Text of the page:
Birmingham attorney Lindsey Boney represents the Innocence Project in a friend of the court brief and says Carr's motion for a new trial is groundbreaking.

"That was a very significant bombshell filing," Boney says. "The courts that now have jurisdiction over this case ought to take notice that there's something here."

He says that in a months-long review, Carr met with witnesses, the victim's family and the lead prosecutor on the case from the 1990s. What's striking from Carr's brief is that he says the original prosecutor has concerns about the case and supports the motion for a new trial.

No one seems to have a clear explanation as to why prosecutors pursued Johnson despite the tenuous evidence, other than perhaps it was a rush to get justice for a fallen officer.

"I do think that the system wanted someone to pay for this terrible crime," says Green. "You plug in the name. And he just happened to be the name that was plugged in."

Green says Hardy's family deserves answers too.

"In order to give them true justice, this injustice has to be undone," Green says.

More broadly, the legitimacy of the judicial system is at stake, says Boney. With all the support coming from all corners of Alabama's legal community, he doesn't see why the state of Alabama continues to fight Johnson's death row appeals.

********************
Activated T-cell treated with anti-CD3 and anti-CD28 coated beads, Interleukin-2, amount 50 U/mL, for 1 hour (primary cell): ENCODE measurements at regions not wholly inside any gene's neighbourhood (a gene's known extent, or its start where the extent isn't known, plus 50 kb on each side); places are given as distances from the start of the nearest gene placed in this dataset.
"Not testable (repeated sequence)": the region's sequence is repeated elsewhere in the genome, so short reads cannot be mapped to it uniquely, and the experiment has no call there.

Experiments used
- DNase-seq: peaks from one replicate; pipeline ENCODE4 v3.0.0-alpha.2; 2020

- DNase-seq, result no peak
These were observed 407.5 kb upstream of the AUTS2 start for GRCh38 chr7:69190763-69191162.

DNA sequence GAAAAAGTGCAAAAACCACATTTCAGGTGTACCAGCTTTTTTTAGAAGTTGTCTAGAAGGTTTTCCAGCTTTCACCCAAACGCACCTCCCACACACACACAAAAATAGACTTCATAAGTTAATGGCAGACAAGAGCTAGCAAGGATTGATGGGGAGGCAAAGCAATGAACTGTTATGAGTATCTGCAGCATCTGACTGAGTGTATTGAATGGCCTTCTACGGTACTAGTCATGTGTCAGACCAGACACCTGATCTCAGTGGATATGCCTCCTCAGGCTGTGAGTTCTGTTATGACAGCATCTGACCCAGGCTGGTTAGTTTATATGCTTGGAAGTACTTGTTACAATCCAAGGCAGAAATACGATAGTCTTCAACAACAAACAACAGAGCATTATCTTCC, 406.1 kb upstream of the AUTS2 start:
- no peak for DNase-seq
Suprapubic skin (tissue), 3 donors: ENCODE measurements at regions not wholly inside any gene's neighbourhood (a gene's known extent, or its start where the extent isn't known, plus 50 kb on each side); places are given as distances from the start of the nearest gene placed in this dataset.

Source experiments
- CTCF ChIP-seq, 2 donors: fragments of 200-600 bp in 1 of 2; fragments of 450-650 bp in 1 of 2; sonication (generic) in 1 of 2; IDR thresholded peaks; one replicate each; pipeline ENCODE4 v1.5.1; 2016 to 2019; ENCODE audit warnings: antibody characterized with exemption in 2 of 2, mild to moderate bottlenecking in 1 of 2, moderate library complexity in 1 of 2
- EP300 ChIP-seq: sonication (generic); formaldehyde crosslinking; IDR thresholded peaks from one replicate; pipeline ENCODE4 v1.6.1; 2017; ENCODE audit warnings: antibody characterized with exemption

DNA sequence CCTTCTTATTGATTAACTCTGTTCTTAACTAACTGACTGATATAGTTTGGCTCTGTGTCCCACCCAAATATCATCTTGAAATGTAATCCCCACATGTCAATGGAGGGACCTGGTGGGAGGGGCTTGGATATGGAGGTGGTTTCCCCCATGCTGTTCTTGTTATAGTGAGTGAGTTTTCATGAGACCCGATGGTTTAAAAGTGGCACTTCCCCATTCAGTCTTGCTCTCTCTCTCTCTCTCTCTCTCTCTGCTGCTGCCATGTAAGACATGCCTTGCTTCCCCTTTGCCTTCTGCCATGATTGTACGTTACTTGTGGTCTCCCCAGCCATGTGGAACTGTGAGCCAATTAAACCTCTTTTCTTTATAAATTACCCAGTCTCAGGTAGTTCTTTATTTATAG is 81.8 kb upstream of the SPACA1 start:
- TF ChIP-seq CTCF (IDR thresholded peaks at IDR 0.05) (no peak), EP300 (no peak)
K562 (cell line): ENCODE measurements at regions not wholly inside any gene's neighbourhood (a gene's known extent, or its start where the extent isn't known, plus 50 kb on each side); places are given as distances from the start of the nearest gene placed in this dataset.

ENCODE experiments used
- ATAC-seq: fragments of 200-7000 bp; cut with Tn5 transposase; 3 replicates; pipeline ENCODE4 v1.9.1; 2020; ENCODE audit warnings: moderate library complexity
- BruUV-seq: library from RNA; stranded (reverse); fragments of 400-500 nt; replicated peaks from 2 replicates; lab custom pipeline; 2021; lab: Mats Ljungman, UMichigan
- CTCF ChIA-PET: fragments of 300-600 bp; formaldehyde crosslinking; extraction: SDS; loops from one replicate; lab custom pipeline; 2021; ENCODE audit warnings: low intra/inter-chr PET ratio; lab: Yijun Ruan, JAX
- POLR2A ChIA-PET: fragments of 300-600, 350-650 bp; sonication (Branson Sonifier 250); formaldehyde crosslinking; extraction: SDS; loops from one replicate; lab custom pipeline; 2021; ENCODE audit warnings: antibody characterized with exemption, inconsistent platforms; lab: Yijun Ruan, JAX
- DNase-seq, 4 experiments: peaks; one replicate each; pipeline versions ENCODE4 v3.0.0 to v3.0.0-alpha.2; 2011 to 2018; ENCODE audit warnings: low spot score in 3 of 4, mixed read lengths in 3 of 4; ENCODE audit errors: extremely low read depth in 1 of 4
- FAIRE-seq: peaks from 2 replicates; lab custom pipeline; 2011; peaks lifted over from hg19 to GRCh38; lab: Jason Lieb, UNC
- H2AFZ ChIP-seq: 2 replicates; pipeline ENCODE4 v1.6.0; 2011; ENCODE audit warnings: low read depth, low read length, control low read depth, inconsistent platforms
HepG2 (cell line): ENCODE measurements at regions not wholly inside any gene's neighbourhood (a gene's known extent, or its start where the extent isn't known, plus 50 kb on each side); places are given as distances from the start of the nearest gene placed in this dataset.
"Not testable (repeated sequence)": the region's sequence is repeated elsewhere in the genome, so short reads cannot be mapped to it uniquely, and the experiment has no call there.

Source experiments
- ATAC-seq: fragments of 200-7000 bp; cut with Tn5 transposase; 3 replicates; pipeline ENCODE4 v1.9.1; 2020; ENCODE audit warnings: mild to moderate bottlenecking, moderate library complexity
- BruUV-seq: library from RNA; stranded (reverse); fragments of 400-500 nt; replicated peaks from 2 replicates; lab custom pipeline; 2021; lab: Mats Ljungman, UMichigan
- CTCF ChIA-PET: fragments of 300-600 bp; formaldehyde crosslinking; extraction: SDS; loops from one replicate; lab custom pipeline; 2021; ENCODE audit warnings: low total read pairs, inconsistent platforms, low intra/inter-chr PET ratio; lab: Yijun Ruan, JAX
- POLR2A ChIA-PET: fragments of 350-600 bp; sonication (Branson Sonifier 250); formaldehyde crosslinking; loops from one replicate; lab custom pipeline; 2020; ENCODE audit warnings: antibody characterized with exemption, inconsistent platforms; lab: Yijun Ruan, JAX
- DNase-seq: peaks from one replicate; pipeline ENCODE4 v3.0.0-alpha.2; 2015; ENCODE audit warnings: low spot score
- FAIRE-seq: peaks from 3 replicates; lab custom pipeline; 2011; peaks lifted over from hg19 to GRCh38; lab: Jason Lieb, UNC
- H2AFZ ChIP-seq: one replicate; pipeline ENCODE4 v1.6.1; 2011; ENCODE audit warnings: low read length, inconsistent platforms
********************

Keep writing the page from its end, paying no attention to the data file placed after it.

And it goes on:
"It really is a case where the state should step back," Boney says.

But Attorney General Steve Marshall — Alabama's top law enforcement officer — is fighting Johnson's appeal, arguing the conviction should not be thrown out on the basis that prosecutors withheld the fact that reward money was paid to the sole witness in the case. Marshall declined to be interviewed for this story. A spokesman says the attorney general's office has not yet taken a position on all the briefs seeking a new trial, because those legal filings are on hold until the reward money disclosure issue is resolved.

Toforest Johnson (center) with two of his five children.
/ Ty Alper
Toforest Johnson (center) with two of his five children.

Poole keeps old photographs that show her playing with her father when she was a toddler. In one, her dad has squeezed his grown body into a child's backyard play set.

"Look at this when you can just see the joy on his face," Poole says. "I love that picture of him."

Johnson is now 48 years old and has been on Alabama's death row for nearly half his life. His five children are grown and have children of their own. Poole says they maintained their bond through family prison visits and lots of phone calls and letters.

"He just never missed a birthday," she says. "I have a stack of cards from him."

Poole says even after all these years, her dad has not given up on the justice system and tries to keep a positive mindset.

"He says, 'Princess, I wake up and I see 14 bars every day. But that just reminds me that I made it to the next day,' " she says of their conversations.

She's optimistic they're at last getting the traction they need to clear his name.

"My hope is that Toforest Johnson will be the reason why the next man won't have to go through two decades behind bars for something that he or she didn't do," Poole says.

Her father's case is not an anomaly, she says, but a symptom of a system that needs repair.